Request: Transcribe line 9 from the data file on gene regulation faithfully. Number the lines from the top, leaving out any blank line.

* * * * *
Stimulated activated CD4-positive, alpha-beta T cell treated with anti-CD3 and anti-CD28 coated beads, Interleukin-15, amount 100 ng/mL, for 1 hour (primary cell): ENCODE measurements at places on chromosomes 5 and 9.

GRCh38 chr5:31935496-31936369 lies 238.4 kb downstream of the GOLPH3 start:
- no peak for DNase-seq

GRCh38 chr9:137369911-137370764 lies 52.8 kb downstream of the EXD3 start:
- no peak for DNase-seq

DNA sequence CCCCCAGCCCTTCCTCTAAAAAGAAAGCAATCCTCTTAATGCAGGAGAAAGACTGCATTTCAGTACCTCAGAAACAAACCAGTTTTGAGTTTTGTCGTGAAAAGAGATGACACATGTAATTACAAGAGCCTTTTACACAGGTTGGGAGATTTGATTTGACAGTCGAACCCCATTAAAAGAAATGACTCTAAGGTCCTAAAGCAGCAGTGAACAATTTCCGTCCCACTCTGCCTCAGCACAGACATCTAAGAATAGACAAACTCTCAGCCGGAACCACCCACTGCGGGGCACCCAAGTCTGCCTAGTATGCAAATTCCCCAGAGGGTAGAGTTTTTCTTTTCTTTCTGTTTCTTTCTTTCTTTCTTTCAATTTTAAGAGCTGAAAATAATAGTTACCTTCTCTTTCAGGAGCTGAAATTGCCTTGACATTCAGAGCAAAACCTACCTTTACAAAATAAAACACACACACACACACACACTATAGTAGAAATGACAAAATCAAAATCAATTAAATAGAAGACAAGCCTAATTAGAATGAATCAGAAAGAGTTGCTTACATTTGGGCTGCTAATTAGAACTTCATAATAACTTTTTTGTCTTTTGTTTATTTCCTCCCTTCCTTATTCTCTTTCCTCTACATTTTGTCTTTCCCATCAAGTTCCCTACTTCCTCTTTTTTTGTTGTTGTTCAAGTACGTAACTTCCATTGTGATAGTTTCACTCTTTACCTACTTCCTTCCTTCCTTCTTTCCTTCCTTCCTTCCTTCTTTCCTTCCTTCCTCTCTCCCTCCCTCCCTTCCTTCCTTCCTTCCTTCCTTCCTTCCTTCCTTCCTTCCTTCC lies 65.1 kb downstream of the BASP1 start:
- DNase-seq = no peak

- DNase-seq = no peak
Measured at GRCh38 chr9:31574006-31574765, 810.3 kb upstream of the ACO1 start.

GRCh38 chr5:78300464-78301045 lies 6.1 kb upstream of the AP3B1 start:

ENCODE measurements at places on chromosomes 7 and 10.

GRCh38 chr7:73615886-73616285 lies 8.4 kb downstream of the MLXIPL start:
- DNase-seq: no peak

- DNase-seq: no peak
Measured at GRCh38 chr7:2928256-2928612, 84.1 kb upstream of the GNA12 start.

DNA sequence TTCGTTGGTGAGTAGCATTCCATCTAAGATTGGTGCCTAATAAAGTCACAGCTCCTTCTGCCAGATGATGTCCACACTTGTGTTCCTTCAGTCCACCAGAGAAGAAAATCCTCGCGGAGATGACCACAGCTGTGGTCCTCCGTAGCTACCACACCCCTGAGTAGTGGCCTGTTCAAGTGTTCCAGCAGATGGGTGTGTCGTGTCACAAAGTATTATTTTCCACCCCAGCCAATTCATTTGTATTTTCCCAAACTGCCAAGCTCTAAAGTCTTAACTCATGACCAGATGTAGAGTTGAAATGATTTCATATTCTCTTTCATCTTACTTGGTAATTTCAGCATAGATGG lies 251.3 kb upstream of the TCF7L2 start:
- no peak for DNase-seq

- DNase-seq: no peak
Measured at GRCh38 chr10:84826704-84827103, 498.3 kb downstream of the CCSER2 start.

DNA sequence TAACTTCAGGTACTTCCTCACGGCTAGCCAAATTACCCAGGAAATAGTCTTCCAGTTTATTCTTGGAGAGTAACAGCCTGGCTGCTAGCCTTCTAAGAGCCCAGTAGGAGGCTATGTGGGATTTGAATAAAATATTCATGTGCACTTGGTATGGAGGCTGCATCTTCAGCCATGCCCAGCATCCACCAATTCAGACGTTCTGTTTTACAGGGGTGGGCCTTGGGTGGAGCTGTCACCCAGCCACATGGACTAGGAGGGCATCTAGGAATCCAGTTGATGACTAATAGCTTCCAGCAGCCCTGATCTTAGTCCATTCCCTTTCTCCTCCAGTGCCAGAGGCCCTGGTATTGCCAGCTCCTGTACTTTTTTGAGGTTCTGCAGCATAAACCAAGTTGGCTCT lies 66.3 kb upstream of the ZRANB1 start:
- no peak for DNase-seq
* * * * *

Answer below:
Measured at GRCh38 chr9:31574006-31574765, 810.3 kb upstream of the ACO1 start.